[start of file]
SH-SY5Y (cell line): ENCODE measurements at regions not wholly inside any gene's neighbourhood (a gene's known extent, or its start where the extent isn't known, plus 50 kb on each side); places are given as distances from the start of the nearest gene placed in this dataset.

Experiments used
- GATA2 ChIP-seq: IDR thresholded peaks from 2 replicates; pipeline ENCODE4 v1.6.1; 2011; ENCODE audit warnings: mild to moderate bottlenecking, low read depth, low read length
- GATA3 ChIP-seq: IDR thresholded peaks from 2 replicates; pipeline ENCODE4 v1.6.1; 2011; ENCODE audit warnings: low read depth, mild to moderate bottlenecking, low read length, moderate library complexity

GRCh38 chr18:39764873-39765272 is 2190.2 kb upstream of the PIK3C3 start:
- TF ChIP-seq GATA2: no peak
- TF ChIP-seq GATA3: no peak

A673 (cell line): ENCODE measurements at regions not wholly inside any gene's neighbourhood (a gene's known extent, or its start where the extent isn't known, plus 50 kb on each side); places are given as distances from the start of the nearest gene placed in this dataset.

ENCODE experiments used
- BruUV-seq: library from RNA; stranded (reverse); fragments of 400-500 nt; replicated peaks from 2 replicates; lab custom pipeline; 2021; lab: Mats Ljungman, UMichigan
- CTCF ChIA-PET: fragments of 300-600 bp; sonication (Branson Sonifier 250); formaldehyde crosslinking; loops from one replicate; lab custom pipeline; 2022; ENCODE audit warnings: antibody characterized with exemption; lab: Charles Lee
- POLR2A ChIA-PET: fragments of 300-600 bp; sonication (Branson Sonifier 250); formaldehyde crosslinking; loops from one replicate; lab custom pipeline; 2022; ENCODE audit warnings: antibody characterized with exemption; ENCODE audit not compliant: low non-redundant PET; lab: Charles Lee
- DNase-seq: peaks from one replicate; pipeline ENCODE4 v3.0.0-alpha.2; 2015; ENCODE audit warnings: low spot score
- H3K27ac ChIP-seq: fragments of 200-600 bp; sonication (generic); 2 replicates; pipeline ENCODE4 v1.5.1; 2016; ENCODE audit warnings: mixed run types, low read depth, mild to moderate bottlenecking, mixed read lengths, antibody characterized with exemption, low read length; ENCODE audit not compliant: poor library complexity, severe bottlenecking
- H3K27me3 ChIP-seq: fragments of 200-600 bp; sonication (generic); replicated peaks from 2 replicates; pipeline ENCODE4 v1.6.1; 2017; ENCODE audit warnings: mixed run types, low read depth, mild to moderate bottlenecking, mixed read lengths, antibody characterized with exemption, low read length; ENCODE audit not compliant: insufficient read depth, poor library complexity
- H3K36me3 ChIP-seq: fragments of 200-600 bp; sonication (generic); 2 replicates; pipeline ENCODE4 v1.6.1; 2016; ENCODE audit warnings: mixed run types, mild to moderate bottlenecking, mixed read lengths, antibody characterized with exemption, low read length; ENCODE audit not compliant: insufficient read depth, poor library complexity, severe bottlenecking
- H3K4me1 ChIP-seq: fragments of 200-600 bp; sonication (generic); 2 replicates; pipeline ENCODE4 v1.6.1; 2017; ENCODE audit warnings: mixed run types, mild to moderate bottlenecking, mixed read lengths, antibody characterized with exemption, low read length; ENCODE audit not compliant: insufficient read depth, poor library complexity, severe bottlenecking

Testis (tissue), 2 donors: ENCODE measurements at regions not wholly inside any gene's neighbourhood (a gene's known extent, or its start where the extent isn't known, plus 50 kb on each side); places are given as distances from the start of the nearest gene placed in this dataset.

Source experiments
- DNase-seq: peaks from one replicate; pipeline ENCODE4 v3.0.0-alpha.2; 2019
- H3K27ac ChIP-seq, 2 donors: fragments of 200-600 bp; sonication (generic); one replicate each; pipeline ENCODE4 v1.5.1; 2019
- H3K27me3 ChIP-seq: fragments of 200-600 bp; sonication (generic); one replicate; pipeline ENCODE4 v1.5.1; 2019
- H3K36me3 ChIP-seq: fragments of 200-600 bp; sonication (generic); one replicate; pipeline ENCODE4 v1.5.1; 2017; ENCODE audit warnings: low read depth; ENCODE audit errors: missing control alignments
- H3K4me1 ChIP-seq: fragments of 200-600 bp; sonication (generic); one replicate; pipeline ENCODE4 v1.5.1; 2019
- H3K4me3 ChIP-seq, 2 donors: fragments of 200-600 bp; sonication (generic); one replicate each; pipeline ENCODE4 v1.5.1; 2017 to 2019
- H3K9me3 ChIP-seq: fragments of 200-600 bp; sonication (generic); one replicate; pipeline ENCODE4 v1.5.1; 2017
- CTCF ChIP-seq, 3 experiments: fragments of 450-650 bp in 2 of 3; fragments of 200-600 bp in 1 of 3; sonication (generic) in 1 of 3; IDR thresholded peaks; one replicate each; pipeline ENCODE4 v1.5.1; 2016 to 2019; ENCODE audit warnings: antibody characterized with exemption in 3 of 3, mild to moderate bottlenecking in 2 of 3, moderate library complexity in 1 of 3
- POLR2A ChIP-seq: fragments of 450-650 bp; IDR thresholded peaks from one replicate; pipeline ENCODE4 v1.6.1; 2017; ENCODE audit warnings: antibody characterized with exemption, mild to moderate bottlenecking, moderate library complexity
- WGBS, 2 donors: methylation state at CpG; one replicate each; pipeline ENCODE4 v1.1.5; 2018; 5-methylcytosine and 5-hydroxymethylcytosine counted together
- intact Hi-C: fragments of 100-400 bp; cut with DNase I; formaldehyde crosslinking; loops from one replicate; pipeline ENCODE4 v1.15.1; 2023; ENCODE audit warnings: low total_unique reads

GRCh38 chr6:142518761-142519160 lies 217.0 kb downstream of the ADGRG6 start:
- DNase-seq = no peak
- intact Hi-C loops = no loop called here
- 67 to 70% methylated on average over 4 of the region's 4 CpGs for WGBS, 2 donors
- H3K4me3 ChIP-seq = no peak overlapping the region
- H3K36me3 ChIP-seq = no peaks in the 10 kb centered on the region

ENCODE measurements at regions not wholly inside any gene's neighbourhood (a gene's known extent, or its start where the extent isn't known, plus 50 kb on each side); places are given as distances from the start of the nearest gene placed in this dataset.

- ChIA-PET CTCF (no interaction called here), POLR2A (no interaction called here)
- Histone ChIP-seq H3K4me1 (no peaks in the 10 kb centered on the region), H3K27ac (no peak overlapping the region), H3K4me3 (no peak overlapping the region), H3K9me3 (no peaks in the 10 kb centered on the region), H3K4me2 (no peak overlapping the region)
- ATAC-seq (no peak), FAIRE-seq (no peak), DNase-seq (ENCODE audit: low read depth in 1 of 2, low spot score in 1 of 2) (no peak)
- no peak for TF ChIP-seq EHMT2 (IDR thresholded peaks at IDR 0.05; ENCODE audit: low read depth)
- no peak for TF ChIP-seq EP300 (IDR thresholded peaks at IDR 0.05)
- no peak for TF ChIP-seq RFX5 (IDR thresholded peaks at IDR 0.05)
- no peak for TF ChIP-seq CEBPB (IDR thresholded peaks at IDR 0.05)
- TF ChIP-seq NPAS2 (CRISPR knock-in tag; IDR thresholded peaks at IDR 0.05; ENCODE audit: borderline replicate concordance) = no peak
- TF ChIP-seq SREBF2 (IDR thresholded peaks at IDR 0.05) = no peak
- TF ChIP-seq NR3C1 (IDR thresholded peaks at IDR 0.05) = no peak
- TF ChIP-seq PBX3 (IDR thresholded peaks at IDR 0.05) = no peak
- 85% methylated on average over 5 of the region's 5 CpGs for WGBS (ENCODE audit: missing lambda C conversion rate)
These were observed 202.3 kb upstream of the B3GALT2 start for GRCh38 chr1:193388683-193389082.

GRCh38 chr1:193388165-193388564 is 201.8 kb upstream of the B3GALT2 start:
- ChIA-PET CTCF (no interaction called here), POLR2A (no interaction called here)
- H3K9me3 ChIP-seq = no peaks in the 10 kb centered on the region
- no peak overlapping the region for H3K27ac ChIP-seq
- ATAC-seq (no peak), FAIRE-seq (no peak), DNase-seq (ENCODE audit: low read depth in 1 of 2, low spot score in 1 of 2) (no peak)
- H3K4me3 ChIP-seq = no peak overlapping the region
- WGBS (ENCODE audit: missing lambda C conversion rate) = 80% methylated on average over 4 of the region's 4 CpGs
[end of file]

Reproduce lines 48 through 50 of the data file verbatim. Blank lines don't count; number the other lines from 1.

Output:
- TF ChIP-seq PBX3 (IDR thresholded peaks at IDR 0.05) = no peak
- 85% methylated on average over 5 of the region's 5 CpGs for WGBS (ENCODE audit: missing lambda C conversion rate)
These were observed 202.3 kb upstream of the B3GALT2 start for GRCh38 chr1:193388683-193389082.